Vitamin B12 or Cyanocobalamin: What is it and what is it for?
Vitamin B12 or Cyanocobalamin: What is it and what is it for?
Cobalamin or cyanocobalamin is one of the most important nutrients in the body since it plays a leading role in the production of red blood cells, as well as in the proper functioning of the nervous system. However, this micro-nutrient is much more. We will talk about foods rich in vitamin B12, which are mostly of animal origin, alternatives and provide some reflections on their importance.
In the following sections we will explain everything you need to know about vitamin B12:
Cyanocobalamin, despite having an essential role in the proper functioning of the body, was the last vitamin to be discovered by science. Its study began in 1849, much later than the exploration of other nutrients.
✅ Molar mass: 1355,365177 g/mol
✅ Number CAS: 68-19-9
✅ Other names: Cobalamin
✅ Semi-developed formula: C63H88CoN14O14P
✅ Solubility in water: 3.84e-02 g/l mg/mL (20 °C)
✅ Melting point: -300 °C (-508 °F)
✅ Average life: About 6 days; 400 days in the liver
Cyanocobalamin was the first synthetic form of cobalamin, created in a laboratory. Most vitamin supplements of B12 contain cyanocobalamin. These supplements are available in a variety of formats, from nasal gels, pills or pills to even an injectable liquid. You can buy cyanocobalamin alone, added in multivitamin complexes or in a much more recommendable vitamin B12 complex.
The first to take an interest in this B-complex vitamin was Thomas Addison, a renowned British doctor. The doctor noted that many of his patients shared the same symptoms for no apparent reason:
In 1860, Austin Flint, an American physician, associated these symptoms with a gastric system problem. It wasn’t until 1872 that Bierner linked them to “pernicious anemia”.
The reports produced over several years served as the basis for the first theory on the treatment of this pathology by two Boston doctors, George Minot and William Murphy, in 1925. Such was their contribution to medicine that they won the Nobel Prize.
The next discovery of vitamin B12 came from William Bosworth Castle at Boston City Hospital in the 1920s. The doctor found that the anemia suffered by many of his patients was caused by an “intrinsic factor,” which was indispensable to absorb the “extrinsic factor”.
Years later, after numerous investigations, this “intrinsic factor” was discovered to be a glycoprotein produced by the walls of the stomach. Thus, when it came into contact with the “extrinsic factor”, vitamin B12 allowed its absorption.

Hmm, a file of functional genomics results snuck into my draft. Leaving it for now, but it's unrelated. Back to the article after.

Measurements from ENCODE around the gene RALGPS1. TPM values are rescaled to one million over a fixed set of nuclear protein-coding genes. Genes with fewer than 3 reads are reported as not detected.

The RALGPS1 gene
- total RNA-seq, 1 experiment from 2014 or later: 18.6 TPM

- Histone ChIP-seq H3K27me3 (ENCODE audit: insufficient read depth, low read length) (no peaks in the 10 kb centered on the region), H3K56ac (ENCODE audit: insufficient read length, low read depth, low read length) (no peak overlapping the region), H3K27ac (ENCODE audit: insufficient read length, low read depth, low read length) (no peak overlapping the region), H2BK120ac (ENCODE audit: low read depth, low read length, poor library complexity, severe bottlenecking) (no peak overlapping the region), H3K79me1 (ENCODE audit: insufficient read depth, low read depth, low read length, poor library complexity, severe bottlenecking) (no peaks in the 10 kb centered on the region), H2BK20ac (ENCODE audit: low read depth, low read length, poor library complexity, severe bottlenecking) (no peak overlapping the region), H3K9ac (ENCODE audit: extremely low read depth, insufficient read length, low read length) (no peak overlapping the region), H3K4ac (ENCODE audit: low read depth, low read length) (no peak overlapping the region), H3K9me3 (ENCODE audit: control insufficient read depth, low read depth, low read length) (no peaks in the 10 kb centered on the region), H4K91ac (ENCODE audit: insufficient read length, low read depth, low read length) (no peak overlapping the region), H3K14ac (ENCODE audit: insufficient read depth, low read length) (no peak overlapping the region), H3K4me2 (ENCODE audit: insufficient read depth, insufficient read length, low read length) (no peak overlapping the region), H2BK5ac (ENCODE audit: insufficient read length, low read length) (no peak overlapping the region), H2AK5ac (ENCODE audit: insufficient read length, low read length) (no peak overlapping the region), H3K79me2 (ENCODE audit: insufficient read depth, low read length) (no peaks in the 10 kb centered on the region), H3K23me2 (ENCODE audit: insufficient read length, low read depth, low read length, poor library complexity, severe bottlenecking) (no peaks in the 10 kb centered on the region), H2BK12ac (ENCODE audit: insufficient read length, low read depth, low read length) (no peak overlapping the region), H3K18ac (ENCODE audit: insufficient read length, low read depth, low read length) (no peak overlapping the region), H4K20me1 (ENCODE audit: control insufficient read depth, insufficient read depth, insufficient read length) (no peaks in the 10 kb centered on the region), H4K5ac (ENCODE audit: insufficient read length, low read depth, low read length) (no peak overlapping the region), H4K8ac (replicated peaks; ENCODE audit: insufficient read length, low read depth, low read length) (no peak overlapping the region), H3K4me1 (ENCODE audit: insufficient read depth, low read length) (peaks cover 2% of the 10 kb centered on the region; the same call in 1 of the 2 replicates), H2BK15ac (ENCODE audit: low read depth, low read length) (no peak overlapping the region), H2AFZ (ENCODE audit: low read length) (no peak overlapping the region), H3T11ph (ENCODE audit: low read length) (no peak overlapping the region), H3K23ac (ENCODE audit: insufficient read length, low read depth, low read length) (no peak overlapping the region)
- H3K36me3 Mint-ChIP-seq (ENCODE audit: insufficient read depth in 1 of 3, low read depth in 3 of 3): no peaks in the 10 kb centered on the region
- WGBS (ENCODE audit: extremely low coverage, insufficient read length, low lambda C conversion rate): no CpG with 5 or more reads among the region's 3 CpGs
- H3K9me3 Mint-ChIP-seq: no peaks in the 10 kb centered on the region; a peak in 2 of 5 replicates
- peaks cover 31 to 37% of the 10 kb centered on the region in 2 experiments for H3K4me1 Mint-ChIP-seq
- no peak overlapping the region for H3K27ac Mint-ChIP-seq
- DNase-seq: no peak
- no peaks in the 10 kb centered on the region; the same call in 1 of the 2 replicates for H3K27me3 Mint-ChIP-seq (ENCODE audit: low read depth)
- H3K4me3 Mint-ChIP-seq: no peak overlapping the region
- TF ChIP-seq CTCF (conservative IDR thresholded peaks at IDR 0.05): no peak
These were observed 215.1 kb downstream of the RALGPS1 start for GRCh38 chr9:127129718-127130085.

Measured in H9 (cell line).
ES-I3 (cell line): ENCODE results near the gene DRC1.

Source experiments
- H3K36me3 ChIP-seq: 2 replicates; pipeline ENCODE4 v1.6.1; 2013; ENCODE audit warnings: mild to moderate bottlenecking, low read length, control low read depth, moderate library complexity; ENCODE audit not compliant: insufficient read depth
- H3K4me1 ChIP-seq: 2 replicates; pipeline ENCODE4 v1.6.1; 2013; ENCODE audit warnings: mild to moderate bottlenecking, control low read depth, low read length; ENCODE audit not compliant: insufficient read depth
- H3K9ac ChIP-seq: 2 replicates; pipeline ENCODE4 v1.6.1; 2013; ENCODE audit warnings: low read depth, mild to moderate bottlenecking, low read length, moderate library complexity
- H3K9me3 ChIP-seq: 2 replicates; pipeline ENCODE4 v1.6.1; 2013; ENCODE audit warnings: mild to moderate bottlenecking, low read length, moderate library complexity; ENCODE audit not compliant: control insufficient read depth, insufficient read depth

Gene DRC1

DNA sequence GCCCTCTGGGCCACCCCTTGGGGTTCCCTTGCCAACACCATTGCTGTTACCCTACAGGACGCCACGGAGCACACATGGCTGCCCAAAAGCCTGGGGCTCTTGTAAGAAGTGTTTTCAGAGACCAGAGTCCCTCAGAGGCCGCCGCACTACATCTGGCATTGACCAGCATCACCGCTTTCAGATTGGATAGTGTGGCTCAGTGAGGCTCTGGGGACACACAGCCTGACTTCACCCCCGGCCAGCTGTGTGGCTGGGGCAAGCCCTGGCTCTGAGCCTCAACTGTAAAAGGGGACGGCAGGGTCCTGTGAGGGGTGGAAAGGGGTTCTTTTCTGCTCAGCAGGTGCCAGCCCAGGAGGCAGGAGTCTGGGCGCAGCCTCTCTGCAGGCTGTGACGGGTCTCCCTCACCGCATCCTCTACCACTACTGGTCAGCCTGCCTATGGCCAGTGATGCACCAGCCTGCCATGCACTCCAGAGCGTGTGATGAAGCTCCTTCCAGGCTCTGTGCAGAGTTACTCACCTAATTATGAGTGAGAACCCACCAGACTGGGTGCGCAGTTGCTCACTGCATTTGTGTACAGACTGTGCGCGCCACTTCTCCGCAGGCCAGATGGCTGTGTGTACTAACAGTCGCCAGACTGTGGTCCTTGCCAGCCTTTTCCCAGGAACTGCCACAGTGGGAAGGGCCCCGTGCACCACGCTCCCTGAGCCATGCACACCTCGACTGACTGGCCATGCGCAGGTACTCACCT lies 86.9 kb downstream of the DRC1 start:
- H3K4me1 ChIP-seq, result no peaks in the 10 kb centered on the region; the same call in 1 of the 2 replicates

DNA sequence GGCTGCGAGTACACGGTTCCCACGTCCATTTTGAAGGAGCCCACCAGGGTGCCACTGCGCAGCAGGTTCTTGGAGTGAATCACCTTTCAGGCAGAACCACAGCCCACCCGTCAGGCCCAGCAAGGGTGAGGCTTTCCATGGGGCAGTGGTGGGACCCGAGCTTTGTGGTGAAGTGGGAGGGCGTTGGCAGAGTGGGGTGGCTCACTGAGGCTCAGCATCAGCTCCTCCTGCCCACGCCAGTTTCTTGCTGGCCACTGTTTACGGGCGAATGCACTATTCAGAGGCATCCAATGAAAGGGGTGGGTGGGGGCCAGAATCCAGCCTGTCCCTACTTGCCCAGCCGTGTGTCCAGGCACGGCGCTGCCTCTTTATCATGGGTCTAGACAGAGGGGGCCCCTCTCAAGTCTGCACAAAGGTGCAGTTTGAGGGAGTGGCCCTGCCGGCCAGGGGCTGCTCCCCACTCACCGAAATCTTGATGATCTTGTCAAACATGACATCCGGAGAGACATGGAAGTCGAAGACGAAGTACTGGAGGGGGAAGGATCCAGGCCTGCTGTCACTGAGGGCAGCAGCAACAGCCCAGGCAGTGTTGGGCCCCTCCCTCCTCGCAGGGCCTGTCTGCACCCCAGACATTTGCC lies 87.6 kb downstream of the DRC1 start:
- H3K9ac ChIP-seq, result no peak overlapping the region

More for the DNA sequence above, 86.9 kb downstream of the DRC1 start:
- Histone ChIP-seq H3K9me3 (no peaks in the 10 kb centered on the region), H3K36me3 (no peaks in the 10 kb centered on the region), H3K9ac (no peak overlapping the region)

In 1948, Mary Shorb, in a project with Karl August Folkers and other team members, identified the “extrinsic factor” as cyanocobalamin. Several years later, Dorothy Crowfoot Hodgkin, along with a group of scientists, were able to determine the chemical structure of the molecule. This discovery earned them the Nobel Prize in Chemistry in 1964.
In 1972, Robert Burns Woodward, an American chemist and Albert Eschenmoser, a Swiss chemist, eliminated pernicious anaemia as a deadly pathology for the first time in history thanks to the wide range of discoveries made in the twentieth century.
Functions and benefits of cyanocobalamin: What is it and how does it help us?
Just as with the vast majority of B-complex vitamins, vitamin B12 plays a key role in the normal functioning of the metabolism, so it is a key micronutrient in energy production. Enjoying good levels of vitamin B12 helps to significantly reduce both fatigue and fatigue, among many other benefits.
Vitamin B12 fulfils a wide range of functions in the body. The following explains in detail what these functions are and to what extent they benefit the proper functioning of the organism.
Improvement of depression symptoms
Vitamin B12 provides a wide range of benefits not only physically but also mentally. This nutrient plays a leading role in producing neurotransmitters such as dopamine and serotonin. These neurotransmitters are found at very low levels in people with depression. Therefore, this B-group vitamin helps the body to produce them, which noticeably improves the symptoms of depression and, in general, helps to improve mood.
Helps to develop the elements of the nervous system
This is one of the most well-known benefits of cyanocobalamin for the body and also one of the most essential and necessary.